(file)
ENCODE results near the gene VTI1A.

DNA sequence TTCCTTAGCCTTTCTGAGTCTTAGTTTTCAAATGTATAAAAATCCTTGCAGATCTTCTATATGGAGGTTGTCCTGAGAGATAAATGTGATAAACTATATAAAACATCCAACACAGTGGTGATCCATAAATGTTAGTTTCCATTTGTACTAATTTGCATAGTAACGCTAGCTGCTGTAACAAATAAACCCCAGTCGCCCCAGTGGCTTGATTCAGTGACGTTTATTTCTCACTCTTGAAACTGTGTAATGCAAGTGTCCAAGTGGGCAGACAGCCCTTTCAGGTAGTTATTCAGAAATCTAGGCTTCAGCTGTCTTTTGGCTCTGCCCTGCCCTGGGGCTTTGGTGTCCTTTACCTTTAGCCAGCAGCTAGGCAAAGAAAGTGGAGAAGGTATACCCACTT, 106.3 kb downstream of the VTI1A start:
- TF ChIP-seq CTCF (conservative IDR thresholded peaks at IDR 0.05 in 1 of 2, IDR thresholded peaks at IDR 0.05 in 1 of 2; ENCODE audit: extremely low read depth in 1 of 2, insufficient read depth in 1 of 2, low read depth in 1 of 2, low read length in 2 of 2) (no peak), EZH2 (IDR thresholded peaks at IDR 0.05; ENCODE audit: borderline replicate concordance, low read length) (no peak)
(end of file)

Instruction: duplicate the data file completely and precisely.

ENCODE results near the gene VTI1A.

DNA sequence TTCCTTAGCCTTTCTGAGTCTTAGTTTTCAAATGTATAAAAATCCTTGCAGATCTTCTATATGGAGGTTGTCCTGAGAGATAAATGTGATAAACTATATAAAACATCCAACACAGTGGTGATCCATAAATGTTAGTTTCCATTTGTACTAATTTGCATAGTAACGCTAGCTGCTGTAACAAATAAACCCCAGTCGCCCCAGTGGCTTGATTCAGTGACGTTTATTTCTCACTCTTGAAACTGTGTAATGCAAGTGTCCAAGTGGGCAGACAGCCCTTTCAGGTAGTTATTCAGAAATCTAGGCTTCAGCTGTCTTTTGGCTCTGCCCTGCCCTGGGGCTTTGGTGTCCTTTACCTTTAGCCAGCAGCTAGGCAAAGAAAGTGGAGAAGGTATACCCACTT, 106.3 kb downstream of the VTI1A start:
- TF ChIP-seq CTCF (conservative IDR thresholded peaks at IDR 0.05 in 1 of 2, IDR thresholded peaks at IDR 0.05 in 1 of 2; ENCODE audit: extremely low read depth in 1 of 2, insufficient read depth in 1 of 2, low read depth in 1 of 2, low read length in 2 of 2) (no peak), EZH2 (IDR thresholded peaks at IDR 0.05; ENCODE audit: borderline replicate concordance, low read length) (no peak)